- Woman's post about 'Back the Blue' sign in Jackson coffee shop prompts firing from nearby bar (8/15/17)11
- How to save a life: Lifeguards resuscitated young girl at Cape Splash (8/17/17)2
- Stoogefest headliner cancels, cites NAACP travel advisory in Missouri (8/15/17)2
- Chaffee man charged with attempting to have ex-wife killed (8/20/17)3
- Woman dies in house fire in Cape Girardeau County (8/16/17)
- Scott City school chief gets raise, while some teachers don't (8/17/17)6
- Former Chaffee officer faces DWI charge (8/20/17)2
- PBS crew filming in Cape; Glenn House to be featured (8/17/17)
- Scott City Council reinstates police chief (8/16/17)1
- Near miss: Woman 'lucky' following train incident (8/16/17)
Man faked disappearance, park officials claim
KNOXVILLE, Tenn. -- An elderly man who feigned amnesia when hikers found him in the Great Smoky Mountains National Park fabricated his story to cover his tracks in a child custody scheme, authorities said Friday.
Jack Bowles, 76, of Princeton, W.Va., had not been charged Friday and was not in custody, but the park's Chief Ranger Jim Northup said authorities expect to charge him with providing false information.
The federal charge carries penalties of up to five years in prison and a $250,000 fine if convicted.
Hikers spotted Bowles on June 12 crawling up an embankment off a trail about 35 miles south of Knoxville.
He was dragging a sleeping bag, a pillow and a few personal belongings. He had no food or water. The hikers called rangers for help.
Fatigued and dehydrated, Bowles told authorities he did not know his name or where he lived. He said he thought he had been abducted, driven in a vehicle for three or four hours, and left at the trail.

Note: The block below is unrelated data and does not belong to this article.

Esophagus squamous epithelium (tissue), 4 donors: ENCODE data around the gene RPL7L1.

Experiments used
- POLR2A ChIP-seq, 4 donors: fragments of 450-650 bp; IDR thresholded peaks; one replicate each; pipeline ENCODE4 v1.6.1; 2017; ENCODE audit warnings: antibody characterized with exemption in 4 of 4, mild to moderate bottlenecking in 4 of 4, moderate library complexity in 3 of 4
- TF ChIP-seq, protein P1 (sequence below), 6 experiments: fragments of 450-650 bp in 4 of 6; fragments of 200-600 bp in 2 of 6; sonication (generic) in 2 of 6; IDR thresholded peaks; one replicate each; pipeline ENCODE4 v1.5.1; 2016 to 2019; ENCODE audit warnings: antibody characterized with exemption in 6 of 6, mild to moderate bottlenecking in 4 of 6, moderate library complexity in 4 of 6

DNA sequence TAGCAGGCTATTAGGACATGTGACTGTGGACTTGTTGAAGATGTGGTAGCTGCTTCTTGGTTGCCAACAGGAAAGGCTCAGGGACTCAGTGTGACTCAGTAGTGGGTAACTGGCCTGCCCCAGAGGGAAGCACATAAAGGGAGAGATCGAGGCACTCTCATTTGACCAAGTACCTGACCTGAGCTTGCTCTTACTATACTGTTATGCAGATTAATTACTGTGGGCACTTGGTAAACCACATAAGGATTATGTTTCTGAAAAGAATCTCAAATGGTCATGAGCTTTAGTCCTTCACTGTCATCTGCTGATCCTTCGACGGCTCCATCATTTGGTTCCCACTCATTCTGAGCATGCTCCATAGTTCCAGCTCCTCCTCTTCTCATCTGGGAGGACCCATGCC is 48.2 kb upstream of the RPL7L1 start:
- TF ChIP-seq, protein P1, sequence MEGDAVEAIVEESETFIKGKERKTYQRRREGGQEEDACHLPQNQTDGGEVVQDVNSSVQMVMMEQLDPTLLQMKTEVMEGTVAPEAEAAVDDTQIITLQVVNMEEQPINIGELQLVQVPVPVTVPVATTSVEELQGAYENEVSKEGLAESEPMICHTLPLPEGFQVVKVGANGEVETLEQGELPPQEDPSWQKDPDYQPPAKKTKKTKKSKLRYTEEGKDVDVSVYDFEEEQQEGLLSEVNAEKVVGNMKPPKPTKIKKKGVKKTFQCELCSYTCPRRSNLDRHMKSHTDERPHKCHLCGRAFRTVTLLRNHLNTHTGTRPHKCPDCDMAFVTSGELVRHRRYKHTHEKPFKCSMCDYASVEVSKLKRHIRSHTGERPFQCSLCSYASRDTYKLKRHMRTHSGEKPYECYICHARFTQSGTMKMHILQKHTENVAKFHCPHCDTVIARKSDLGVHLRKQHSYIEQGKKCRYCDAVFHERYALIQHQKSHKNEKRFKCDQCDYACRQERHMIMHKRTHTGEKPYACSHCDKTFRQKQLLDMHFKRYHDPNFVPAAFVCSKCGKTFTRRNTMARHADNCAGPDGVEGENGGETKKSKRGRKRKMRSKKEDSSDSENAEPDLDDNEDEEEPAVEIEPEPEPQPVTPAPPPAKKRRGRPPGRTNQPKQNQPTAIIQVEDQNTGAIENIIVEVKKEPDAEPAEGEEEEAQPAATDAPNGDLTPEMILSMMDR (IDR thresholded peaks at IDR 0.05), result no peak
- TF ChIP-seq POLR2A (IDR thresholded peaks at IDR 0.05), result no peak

He was taken to a nearby hospital, where health care workers on Wednesday identified him from the number of his pacemaker.
On Friday, authorities said Bowles faked the amnesia to prevent them from learning his trip to the Smokies was part of a child custody scheme he arranged with his wife.
"What their initial plan was and what happened are two different things," said Nancy Gray, a spokeswoman for the national park.
The couple believed that, to retain custody of a relative's two young girls, they had to convince child welfare officials that Jack Bowles didn't live in the family home, Gray said.
So the couple drove 220 miles south to the Smokies on June 11 and dropped Jack Bowles off for what they thought would be a week, she said.
He was spotted the next day by the helpful hikers.
"Had they not approached him, had no visitors come up to him, he would have gone about his business trying to be elusive and keep away from everybody," Gray said.
She said his wife confessed when questioned by federal agents.
John Law, spokesman for the West Virginia Health and Human Resources, said he did not know about the Bowles case, "and even if we did, we cannot discuss specifics of these things."
On the Net:
Great Smoky Mountains: http://www.nps.gov/grsm/gsmsite/home/